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Re: Tone policing by a member of the community team [Was, Re: Statement regarding Richard Stallman's readmission to the FSF board]

On Tue, Apr 06, 2021 at 12:47:23PM +0200, Pierre-Elliott Bécue wrote:
> Le lundi 05 avril 2021 à 15:58:37-0700, Steve Langasek a écrit :
> > Hi all,

> > After some long thought, I believe this message warrants a public response
> > (and discussion).

> > The facts are these:

> >  - an individual who is not part of the Debian community sent me (and other
> >    people) a private, unsolicited email sharing his views on the current
> >    topic of the day.
> >  - I responded, privately, telling him exactly what I thought of him and his
> >    views.
> >  - He in turn forwarded my private responses to a public mailing list
> >    without my consent.

> > The response by Jean-Philippe, a member of the Debian Community Team, was a
> > call for de-escalation and civility "by both sides"; i.e., tone policing.

> > While I am no oppressed minority who is going to be turned away from Debian
> > as a result of such tone policing, a member of the Community Team tone
> > policing an ally who is categorically rejecting transphobia sends a very bad
> > message to trans members of our community.  It shows that responding to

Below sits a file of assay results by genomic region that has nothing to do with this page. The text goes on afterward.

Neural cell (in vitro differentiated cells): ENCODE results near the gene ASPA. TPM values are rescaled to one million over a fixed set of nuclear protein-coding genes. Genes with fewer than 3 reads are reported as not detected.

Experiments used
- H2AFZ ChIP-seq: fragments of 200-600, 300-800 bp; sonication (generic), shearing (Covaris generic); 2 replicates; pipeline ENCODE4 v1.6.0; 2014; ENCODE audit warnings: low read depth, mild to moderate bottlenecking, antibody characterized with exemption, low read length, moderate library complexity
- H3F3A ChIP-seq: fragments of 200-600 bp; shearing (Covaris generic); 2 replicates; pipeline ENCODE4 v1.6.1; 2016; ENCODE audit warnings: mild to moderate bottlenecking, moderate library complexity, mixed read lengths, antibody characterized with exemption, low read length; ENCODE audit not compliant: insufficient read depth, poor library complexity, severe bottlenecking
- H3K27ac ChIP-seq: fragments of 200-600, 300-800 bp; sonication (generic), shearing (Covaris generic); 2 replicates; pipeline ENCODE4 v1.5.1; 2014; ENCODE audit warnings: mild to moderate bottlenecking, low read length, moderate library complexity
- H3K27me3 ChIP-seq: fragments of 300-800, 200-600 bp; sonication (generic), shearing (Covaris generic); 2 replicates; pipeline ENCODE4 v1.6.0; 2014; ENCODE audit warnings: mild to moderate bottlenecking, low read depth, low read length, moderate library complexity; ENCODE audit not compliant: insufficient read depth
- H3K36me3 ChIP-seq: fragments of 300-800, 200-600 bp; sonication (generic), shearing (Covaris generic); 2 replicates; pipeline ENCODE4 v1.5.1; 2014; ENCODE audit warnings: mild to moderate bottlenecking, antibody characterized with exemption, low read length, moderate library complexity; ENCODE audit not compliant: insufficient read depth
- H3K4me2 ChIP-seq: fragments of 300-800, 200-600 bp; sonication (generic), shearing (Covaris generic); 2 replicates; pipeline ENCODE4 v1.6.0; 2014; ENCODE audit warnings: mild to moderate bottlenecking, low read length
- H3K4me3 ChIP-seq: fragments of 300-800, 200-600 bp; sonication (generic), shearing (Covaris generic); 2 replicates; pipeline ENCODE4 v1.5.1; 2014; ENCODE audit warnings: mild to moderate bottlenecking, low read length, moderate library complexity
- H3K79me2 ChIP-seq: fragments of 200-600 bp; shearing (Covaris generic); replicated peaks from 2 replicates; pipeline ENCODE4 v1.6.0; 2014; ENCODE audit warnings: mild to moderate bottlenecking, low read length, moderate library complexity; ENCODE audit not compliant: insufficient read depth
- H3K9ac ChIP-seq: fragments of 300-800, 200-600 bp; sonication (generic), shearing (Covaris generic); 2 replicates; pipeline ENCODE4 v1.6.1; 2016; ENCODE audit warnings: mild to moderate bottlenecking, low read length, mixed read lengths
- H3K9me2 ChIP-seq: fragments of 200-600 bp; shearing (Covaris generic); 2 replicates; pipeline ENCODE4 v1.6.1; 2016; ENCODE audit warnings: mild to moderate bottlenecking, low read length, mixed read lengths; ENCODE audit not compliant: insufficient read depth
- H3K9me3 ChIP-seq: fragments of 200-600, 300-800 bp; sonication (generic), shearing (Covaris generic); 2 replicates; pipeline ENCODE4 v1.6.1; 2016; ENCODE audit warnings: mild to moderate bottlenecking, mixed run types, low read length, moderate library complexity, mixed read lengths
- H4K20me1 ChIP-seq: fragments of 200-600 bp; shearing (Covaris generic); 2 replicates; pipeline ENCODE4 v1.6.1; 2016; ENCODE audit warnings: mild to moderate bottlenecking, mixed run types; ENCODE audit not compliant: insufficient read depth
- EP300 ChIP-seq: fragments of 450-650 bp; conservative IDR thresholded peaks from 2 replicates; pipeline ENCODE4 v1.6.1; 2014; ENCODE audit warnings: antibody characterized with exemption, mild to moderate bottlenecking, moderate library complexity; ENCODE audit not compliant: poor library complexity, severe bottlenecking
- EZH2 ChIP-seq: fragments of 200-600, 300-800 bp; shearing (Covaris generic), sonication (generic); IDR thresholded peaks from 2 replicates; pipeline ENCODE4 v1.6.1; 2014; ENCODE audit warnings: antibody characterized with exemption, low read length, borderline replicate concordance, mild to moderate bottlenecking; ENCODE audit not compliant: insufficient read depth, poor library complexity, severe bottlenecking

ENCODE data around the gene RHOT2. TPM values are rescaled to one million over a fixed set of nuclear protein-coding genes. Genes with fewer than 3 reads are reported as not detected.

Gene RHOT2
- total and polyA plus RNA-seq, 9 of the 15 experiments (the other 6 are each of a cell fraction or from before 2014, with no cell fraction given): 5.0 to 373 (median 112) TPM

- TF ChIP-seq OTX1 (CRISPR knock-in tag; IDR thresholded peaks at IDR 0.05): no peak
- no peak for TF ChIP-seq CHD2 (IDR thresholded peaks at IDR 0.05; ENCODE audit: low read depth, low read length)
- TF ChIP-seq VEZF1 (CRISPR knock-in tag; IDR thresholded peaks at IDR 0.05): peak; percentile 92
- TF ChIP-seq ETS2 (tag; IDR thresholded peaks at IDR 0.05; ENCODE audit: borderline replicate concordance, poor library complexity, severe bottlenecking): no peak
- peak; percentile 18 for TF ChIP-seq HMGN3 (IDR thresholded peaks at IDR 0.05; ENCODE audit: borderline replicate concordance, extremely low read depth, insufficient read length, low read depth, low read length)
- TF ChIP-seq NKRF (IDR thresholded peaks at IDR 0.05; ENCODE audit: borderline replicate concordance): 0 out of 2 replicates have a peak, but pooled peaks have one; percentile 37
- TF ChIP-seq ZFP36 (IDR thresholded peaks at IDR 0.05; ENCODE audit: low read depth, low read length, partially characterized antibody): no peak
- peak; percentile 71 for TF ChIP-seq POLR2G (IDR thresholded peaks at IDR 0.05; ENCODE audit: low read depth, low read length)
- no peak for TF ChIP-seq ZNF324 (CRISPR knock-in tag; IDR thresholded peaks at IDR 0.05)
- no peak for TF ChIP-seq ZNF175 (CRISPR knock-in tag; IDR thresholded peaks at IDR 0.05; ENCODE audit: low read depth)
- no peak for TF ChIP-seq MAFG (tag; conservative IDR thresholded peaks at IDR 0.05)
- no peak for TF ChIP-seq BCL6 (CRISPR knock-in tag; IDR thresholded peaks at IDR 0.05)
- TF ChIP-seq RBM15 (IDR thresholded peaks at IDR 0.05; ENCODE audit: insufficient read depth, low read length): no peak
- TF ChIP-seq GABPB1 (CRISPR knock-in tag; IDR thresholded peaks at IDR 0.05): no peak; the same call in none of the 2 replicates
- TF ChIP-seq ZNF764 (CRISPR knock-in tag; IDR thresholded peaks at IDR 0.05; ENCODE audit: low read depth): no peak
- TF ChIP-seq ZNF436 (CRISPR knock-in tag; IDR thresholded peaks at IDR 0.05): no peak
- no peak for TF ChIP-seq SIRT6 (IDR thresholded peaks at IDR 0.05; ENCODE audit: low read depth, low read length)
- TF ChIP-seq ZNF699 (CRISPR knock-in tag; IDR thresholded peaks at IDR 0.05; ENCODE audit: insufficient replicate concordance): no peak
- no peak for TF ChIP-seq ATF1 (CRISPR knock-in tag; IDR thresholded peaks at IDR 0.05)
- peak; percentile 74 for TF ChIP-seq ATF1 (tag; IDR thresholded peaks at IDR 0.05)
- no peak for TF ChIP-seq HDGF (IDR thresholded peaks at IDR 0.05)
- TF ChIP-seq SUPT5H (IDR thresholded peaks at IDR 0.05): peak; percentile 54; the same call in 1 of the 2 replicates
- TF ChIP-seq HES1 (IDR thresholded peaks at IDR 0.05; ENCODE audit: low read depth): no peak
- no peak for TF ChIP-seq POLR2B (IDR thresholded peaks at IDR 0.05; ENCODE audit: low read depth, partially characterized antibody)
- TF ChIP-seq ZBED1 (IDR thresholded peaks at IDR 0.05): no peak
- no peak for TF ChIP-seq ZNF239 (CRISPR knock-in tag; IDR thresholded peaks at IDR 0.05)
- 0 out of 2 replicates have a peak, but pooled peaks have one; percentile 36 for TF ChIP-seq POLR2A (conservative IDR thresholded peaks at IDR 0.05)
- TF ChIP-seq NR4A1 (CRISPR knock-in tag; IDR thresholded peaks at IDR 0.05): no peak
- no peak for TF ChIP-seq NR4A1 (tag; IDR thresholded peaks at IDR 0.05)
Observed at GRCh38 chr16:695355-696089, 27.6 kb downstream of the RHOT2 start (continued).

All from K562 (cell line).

> > transphobes by communicating using strong language that the Debian community
> > rejects their views leaves one potentially subject to censure from the
> > Community Team.

> > I think the Community Team should do better.

> Asking for de-escalation is not tone-policing.

> Tone-policing is using the way some people tend to express their
> opinion (generally violently, out of reaction to an attack they suffered
> from) as a way to invalidate their opinion or criticize them.

We disagree here about the definition.  But the definition is not the point;
the effect is the same: asking "both sides" to "de-escalate" when one party
has been subjected to an existential attack by the other, prioritizes
"civility" over equity.

> Asking everyone to try remaining civilized when they interact is not an
> attempt to invalidate what you could say or think, or to criticize you
> as a person especially since you're not specifically targeted.

Transphobia by definition is not civilized and the rules of civilized
discourse do not apply when dealing with individuals who are external to
your civilization.  An individual whose very existence is being rejected by
an interlocutor has no moral obligation to respond in a "civilized" way to
the attacker, and any Code of Conduct which insists on civilized discourse
under these circumstances does harm to the oppressed.

Steve Langasek                   Give me a lever long enough and a Free OS
Debian Developer                   to set it on, and I can move the world.
Ubuntu Developer                                   https://www.debian.org/
slangasek@ubuntu.com                                     vorlon@debian.org

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